By Bob Stonehill
My first haircut took place in a Sunnyside barber shop located on 48th Street, just south of Skillman Avenue. The event was memorialized in a photo taken by my father, using a 1930's Brownie Kodak camera. As with all recollections, it is hard to separate the actual memories from stories retold over the years, but I swear I can remember the terror I felt and that my screams of fear were genuine. The photo showed me sitting, not in a regular barber's chair but in a chair made to look like a horse (no doubt with reins), designed specifically to distract young children.
In later years of my youth, I must have found another shop more convenient. Once, my father brought home a hair clipper, and I was shocked. I later found out that my immediate neighbor, Michael Karp, always had his hair cut with a hair clipper, a bowl placed on his head to give his father a symmetrical guide. After that discussion, I became fascinated by Michael's red hair.
As a married 25 year old and father of a two year old David, I decided to get a haircut in a local Jackson Heights barber shop just east of the Earle Theater on 37th Road. Operated by the "Two Sals," two really nice guys, it quickly developed a following. After a while, they added a third barber who occupied an unused chair. I wanted one of the Sals to cut my hair that day, but only the third "new" barber was available, and I was ushered to the vacant chair. His face looked vaguely familiar. In conversation, he noted that he had once owned his own shop, implying that he had been at one time more than a "third barber," and asked if I was familiar with Sunnyside. As it turned out, he had owned the very shop where I had received my first haircut, along with many others in my youth.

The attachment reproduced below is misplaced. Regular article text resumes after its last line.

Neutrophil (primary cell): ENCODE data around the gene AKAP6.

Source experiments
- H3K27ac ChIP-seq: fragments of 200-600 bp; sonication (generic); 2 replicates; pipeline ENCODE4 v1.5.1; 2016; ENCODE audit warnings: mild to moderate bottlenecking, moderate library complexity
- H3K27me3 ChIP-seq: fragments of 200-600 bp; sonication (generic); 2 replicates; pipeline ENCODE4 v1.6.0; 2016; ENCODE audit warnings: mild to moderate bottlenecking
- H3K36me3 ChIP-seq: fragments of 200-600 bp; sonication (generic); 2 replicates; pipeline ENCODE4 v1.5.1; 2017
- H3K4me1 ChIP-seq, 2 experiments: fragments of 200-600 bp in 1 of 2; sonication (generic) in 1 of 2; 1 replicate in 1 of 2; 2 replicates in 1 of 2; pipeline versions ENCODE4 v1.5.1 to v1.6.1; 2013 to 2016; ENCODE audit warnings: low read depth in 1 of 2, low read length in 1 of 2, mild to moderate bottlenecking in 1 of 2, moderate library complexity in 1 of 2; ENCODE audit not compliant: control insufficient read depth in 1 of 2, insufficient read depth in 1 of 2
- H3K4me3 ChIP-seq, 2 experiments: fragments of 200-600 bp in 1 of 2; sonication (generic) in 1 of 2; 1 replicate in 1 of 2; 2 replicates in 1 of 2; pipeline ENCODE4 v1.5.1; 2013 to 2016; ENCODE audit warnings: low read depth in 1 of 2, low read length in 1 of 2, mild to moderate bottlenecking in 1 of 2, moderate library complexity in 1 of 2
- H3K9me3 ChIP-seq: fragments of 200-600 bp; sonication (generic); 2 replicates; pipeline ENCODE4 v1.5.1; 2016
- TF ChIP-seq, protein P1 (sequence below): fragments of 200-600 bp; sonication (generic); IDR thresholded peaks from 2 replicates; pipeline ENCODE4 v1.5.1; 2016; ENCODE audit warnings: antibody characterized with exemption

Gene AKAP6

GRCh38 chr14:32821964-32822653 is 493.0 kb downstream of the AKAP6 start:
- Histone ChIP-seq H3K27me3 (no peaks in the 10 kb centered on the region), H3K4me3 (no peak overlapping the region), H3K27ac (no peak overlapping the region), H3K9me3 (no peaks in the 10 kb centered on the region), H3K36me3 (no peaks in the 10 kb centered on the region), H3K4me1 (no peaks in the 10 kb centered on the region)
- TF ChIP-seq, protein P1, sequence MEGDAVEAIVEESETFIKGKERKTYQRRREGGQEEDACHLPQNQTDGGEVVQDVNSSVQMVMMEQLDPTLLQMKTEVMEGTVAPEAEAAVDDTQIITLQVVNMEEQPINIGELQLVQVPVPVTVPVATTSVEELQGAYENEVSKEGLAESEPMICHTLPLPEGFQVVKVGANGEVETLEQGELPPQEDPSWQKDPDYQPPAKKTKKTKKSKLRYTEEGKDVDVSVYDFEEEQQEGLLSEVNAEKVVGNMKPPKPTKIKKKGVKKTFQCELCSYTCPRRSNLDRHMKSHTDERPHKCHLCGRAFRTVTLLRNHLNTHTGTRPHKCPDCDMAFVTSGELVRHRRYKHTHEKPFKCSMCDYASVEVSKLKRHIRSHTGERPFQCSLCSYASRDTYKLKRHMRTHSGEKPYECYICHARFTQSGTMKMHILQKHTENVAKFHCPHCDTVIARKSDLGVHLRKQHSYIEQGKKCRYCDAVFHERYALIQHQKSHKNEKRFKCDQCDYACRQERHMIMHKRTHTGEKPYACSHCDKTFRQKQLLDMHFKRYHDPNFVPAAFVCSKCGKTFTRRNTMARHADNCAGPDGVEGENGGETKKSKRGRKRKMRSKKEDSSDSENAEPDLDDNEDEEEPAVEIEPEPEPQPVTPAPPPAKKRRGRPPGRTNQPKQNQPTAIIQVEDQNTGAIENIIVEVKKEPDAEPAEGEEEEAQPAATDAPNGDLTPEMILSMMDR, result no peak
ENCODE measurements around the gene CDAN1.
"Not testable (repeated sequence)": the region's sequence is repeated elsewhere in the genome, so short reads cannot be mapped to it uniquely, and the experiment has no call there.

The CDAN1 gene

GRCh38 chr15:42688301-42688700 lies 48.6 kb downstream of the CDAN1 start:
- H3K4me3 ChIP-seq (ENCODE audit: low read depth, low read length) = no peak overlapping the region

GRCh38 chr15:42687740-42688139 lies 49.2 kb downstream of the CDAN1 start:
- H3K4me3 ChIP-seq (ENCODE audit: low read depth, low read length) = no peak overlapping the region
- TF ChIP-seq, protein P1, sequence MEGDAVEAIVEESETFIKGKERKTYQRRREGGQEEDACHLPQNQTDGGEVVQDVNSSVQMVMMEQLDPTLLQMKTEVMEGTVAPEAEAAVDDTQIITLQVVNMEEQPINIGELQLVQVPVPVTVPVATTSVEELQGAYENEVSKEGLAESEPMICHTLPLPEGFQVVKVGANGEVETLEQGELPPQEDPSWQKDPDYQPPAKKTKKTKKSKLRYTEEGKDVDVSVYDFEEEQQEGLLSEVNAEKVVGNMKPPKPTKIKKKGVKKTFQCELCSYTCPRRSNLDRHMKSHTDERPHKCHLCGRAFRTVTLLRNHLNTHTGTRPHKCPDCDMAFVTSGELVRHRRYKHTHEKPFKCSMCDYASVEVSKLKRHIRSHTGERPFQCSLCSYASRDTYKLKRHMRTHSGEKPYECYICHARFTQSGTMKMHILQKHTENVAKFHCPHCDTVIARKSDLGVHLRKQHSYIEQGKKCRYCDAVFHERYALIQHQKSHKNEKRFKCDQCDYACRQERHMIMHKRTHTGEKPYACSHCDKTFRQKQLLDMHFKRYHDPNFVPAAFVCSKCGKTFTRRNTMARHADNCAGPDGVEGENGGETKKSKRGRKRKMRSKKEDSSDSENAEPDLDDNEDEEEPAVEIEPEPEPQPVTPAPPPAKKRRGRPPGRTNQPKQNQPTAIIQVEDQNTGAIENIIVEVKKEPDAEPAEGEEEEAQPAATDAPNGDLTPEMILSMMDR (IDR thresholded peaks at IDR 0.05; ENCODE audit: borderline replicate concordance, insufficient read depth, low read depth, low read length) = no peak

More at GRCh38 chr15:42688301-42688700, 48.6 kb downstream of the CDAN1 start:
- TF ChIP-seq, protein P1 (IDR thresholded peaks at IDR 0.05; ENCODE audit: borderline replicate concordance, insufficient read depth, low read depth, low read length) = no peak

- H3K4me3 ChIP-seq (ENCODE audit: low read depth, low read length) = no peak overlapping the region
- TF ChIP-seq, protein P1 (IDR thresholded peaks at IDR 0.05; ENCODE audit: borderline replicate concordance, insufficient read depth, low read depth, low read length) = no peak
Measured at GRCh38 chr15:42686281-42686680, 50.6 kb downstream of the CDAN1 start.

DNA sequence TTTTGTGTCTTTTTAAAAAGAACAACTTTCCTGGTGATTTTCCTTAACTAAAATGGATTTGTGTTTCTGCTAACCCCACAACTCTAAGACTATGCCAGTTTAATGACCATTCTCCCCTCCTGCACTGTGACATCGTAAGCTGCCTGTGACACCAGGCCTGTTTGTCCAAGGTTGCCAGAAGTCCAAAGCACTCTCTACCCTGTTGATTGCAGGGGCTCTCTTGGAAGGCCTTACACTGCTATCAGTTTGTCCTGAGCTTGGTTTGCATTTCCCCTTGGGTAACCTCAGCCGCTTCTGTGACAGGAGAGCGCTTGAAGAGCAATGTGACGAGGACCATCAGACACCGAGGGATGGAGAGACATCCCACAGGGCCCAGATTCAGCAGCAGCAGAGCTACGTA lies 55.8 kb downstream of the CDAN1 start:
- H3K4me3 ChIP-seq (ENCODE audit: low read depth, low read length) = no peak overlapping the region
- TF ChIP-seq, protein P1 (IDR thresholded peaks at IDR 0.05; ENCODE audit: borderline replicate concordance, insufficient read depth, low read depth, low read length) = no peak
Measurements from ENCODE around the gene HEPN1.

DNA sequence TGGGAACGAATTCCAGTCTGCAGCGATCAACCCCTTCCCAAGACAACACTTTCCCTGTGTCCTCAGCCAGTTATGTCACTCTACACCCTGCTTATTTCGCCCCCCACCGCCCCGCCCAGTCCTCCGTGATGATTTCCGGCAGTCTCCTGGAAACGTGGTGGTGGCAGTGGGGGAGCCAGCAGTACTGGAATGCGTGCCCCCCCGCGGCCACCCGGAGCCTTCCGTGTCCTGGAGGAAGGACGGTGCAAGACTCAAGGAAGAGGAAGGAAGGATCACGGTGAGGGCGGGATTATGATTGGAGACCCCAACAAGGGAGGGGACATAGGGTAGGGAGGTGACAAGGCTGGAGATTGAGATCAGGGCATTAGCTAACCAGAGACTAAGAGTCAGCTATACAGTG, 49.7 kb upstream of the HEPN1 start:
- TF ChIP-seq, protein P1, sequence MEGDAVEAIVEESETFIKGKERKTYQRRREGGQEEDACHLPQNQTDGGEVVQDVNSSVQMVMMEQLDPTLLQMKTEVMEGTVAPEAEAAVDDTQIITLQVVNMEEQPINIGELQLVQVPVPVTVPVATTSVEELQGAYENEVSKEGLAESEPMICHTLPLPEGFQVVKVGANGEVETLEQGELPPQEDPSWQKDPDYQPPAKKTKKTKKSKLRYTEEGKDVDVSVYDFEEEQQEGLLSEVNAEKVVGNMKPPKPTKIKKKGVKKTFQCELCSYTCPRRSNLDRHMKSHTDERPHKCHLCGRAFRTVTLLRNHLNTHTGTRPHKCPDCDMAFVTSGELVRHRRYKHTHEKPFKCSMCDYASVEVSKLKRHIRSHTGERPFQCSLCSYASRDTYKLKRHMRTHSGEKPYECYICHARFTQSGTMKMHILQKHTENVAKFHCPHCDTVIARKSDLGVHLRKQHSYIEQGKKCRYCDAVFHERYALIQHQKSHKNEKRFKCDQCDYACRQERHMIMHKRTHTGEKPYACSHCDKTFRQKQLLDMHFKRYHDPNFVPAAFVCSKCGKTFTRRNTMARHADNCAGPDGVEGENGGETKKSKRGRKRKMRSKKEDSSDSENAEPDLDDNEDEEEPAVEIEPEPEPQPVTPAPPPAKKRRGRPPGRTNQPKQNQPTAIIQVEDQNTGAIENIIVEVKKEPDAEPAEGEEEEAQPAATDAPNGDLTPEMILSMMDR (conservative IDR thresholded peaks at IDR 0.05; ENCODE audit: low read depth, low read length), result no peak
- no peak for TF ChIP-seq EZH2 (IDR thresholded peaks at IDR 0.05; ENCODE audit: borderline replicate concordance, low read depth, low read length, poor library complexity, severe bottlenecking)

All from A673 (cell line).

My father Ben had recently passed away, and my mother was still living with my brother Lee at 39-36 46th Street in Sunnyside Gardens. I relieved my mom of some loose old photos and as I searched through the group, I found the original photo of my first haircut. Yes, this new barber was behind me posing in the picture. I couldn't wait for my next haircut to show him the photo.
As I eagerly slid into the third chair, and showed my new friend the old photo, he was quickly overcome with emotion and nostalgia. He asked if he could display the photo. My heart sank with foreboding, but how could I deny this older man a chance to nostalgically revive the feeling of pride his entrepreneurial days had given him. Empathy drove my decision, and I handed over my only record of the event, which he proudly displayed in full view on his mirror.
A few months later in a visit to the Sals’ Shop, with the third chair unoccupied, I inquired about my "new" old friend. He had moved on and my photo was gone forever.